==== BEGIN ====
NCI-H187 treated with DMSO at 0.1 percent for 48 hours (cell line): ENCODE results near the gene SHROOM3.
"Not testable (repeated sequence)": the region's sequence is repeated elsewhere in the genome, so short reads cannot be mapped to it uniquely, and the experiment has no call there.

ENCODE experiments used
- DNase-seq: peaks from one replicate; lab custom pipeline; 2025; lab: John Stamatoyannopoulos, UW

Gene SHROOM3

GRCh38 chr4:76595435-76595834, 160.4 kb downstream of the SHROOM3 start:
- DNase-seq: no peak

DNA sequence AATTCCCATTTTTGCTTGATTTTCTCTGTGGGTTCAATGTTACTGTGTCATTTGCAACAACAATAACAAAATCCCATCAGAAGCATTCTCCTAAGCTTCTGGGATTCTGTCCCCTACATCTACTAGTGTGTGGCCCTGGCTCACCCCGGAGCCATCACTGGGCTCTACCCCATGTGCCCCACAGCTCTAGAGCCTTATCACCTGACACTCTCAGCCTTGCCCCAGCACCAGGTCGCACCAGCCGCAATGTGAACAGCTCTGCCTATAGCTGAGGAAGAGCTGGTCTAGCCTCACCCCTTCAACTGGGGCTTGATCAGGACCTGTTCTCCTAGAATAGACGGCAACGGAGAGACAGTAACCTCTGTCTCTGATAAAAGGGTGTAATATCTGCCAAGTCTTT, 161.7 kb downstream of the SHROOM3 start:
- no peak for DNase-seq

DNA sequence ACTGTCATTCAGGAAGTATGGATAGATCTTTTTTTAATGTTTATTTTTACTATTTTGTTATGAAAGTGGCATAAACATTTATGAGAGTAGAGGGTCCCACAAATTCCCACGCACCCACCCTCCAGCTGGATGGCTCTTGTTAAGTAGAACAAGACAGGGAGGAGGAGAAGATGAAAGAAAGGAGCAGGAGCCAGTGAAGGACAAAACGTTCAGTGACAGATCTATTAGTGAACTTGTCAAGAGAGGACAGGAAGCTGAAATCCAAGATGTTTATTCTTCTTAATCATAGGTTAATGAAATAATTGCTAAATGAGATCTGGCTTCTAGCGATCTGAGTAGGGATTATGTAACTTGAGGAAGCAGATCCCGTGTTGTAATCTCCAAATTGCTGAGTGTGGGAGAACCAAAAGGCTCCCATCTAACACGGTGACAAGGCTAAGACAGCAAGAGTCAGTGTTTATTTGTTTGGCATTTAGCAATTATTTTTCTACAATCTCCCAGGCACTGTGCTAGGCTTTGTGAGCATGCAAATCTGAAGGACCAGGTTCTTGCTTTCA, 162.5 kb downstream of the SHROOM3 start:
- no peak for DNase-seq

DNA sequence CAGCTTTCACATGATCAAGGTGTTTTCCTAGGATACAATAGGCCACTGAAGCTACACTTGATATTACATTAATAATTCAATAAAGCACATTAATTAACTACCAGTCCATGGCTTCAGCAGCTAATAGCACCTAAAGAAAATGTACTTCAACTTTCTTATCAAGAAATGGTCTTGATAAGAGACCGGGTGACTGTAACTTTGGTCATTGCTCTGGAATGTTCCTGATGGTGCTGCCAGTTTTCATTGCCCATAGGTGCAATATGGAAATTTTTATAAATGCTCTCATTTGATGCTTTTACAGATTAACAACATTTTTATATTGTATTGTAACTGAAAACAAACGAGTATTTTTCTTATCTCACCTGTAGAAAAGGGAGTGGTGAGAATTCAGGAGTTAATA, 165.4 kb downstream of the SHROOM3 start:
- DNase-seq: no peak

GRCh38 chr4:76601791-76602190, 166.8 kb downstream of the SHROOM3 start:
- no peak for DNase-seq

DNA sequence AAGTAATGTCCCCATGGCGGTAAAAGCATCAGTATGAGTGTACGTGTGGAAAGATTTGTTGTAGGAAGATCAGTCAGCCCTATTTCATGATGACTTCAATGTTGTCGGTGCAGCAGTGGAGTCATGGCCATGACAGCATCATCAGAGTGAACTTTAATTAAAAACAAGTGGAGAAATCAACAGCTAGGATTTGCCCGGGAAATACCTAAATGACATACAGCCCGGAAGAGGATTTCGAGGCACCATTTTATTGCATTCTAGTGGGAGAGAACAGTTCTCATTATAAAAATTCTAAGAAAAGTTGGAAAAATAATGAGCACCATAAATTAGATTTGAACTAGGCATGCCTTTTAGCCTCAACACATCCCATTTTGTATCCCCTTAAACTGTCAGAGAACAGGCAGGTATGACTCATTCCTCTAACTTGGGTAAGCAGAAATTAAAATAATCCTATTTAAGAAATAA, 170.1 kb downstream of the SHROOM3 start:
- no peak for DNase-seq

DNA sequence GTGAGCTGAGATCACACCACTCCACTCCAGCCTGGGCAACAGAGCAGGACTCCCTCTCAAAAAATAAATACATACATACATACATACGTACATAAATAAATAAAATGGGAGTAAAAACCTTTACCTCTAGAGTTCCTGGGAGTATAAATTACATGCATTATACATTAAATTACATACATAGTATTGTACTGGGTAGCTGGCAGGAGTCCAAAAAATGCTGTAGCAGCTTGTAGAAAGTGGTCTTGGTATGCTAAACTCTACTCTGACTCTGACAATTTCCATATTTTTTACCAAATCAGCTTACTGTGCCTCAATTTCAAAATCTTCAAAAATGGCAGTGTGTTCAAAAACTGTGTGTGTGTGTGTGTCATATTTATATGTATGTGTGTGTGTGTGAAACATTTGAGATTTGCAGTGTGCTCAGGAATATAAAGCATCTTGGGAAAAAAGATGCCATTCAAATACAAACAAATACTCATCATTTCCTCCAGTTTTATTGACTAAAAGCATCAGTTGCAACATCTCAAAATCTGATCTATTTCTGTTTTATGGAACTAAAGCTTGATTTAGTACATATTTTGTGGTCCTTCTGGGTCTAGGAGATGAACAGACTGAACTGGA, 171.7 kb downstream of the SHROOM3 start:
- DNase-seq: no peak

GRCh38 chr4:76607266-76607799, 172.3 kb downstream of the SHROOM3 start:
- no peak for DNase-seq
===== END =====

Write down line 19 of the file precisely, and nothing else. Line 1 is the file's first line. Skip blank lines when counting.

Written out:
- DNase-seq: no peak